Timeless Shaving Dos and Don’ts

Shaving facial hair is a timeless ritual shared by men young and old, around the world, and all throughout time. Ninety percent of American men (approx. 94 million) over the age of fifteen shave their facial hair on a regular basis. Fifteen to twenty-year-olds shave an average of 275 times a year, and men ages twenty to sixty-five take a razor to it almost daily. It is a rite of passage that can be pulled off smoothly each time if the proper techniques are carefully followed. Here are a few timeless do’s and don’ts of the shaving ritual:

Do Get a Routine Down
An established and practiced routine will make the process of shaving flow more easily from step to step. First, use a high-quality facial scrub for men to soften the whiskers. They are more easily removed when prepped like this. Sensitive skin needs a specific formula, such as a fragrance-free scrub based in a lotion or gel created specifically for that skin type. Use an aftershave balm when you are finished. This provides a final layer of protective softness and can reduce post-shave irritation, not to mention, leave you smelling nice.

Do Shave After the Shower
After being in a hot and steamy shower, the pores in the face will be expanded and relaxed. This allows for close razor contact and helps produce a very clean and close shave. Since the steam has softened the pores, the razor will glide easily across the skin. It is worth it to invest in a good fogless mirror and mount it in the shower for a more convenient and efficient shaving experience. Or just take your task to the bathroom sink mirror immediately after you get out of the shower.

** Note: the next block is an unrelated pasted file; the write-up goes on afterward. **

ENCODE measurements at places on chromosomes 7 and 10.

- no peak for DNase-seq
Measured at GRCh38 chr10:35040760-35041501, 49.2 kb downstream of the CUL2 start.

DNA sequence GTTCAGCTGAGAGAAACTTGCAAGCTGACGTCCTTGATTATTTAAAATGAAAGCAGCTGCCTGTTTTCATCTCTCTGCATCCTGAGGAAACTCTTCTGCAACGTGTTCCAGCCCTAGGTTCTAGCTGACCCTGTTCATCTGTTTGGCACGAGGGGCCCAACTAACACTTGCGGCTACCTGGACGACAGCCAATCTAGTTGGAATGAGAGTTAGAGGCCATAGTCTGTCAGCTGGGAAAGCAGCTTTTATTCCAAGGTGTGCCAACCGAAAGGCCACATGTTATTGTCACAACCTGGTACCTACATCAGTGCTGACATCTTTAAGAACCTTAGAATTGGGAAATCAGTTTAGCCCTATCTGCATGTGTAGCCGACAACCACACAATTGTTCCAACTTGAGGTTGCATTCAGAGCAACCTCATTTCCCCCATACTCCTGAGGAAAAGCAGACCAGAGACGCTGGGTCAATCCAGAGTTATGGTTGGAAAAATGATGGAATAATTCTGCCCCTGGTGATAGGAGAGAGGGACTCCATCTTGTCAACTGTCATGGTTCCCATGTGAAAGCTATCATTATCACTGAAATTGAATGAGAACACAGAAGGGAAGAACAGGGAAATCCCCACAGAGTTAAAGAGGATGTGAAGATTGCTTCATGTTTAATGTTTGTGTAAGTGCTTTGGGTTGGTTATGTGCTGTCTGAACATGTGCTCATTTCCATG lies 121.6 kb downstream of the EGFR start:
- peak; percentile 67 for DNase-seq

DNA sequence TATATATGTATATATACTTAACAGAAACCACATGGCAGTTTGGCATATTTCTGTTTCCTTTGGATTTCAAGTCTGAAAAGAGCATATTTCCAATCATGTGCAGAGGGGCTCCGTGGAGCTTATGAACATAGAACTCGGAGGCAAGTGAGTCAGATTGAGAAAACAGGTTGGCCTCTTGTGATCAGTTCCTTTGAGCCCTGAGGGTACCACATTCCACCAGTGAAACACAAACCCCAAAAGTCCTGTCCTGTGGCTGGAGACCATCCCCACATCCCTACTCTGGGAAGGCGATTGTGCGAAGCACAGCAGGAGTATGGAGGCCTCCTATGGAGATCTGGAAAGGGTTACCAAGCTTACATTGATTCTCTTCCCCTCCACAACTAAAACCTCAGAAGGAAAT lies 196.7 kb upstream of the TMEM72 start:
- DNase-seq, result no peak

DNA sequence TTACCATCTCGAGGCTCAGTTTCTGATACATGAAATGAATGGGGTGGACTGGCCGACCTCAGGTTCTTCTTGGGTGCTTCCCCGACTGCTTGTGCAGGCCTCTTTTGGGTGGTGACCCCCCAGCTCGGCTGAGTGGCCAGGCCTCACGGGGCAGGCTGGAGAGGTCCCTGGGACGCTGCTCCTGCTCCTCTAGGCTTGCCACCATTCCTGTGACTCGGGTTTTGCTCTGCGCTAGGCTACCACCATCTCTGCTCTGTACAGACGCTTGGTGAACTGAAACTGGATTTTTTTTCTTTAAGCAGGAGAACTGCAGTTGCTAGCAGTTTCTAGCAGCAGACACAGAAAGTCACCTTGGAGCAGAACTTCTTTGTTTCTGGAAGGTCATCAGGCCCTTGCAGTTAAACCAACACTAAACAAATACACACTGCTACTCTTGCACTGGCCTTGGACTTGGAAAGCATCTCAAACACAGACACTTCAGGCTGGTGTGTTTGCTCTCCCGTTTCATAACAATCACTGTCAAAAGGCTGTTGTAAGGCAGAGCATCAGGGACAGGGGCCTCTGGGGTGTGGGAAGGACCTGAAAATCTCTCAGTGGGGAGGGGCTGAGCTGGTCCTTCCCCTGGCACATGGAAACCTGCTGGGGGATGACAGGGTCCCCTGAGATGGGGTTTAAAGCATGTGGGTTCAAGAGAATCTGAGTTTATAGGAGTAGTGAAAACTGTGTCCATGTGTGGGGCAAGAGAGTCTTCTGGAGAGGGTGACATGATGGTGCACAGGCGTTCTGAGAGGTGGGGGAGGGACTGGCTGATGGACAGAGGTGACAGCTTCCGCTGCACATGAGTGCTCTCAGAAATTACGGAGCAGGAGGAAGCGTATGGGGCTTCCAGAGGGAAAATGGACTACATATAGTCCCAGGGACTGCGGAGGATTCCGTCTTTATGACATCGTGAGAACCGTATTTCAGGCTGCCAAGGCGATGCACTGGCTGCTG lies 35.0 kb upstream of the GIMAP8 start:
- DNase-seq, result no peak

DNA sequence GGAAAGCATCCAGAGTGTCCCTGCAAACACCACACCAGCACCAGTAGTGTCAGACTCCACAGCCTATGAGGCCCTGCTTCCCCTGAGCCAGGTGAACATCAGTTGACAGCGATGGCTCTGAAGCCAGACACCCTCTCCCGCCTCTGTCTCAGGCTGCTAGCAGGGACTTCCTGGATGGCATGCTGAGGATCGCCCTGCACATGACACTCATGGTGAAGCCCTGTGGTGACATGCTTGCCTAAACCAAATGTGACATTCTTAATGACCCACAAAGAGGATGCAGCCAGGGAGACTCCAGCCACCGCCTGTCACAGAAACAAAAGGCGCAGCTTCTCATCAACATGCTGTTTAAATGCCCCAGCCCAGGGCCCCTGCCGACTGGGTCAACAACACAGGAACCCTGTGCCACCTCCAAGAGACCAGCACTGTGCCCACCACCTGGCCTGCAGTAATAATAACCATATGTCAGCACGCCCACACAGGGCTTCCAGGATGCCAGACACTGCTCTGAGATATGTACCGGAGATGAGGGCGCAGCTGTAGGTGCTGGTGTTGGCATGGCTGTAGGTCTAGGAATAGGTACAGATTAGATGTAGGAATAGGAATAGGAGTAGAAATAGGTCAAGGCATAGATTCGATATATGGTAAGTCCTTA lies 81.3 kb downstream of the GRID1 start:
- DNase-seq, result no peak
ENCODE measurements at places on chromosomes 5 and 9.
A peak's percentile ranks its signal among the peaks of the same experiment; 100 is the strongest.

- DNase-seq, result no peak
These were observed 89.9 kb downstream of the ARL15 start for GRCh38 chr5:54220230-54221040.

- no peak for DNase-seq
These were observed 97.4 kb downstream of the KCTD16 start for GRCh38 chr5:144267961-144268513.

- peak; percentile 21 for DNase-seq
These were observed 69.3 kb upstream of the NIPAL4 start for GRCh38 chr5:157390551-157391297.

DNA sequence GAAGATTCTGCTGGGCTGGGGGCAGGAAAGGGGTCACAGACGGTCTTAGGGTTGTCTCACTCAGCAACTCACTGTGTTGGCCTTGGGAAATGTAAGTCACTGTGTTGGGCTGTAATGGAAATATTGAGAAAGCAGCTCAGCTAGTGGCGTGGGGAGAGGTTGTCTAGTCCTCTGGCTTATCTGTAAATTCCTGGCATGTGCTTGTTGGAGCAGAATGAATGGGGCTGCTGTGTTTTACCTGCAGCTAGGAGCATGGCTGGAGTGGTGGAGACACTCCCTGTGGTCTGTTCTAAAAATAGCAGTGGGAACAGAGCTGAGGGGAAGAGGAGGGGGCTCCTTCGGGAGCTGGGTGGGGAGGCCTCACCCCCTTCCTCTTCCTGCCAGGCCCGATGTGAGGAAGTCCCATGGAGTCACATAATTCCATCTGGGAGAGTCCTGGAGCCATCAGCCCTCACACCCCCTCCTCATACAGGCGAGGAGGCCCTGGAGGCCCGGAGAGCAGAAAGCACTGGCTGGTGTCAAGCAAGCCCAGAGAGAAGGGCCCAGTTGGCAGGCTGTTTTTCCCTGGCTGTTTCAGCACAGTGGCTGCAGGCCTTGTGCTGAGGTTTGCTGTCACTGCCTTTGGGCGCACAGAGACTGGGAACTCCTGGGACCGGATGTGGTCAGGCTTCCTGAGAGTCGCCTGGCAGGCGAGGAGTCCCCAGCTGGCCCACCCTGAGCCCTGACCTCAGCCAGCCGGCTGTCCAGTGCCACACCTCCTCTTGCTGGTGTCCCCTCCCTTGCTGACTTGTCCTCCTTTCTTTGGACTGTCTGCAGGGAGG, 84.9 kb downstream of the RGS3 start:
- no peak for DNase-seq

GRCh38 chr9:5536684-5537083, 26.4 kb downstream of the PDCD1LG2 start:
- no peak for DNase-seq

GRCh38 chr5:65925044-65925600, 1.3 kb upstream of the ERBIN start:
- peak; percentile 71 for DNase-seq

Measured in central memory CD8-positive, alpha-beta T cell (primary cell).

Do Shave in Short Strokes
It is a common misconception that the razor should be drawn from cheek to cheek in long, stretched-out strokes This is not a clean, safe, or very effective method. Short strokes give a more precise shave and employ reduced pressure on the blade handle. You will get more closeness and less damage to the skin this way.

Do Change Razor Blades Often
Using a rusty or corroded razor is one of the worst things you can do to your skin. Some brands of razors provide an indicator strip to tell when a blade has run it’s course. If the strip has turned white it is time to change the blade. Drying the razor blade after shaving has also been shown to dramatically increase blade life, even up to 122%.

Don’t Splash on the Cold
Splashing on cold water has the exact opposite affect from what the shaver really needs: warm, relaxed skin and expanded pores. Instead of helping, this method will hinder the shaving experience by shocking skin and causing it to tighten and contract. Pores will shrink and cause the skin to become more rigid and less smooth under the razor blade. Wet the face with plain, warm water before starting.

Don’t Put the Pressure On
Added pressure is not necessary to achieve a good shave. Applying more pressure on the razor will not provide a smoother shave, but could leave your face irritated and chafed. Glide the blade gently and naturally across the skin for best results.

Don’t Dry Shave
This is a terrible shaving no-no that can leave your face looking a lot like a battlefield. A good shaving cream or gel is necessary to protect the skin from cuts, nicks, and razor burn. The cream or gel provides a buffer between delicate skin and the blade, protecting you and giving a cleaner shave as well.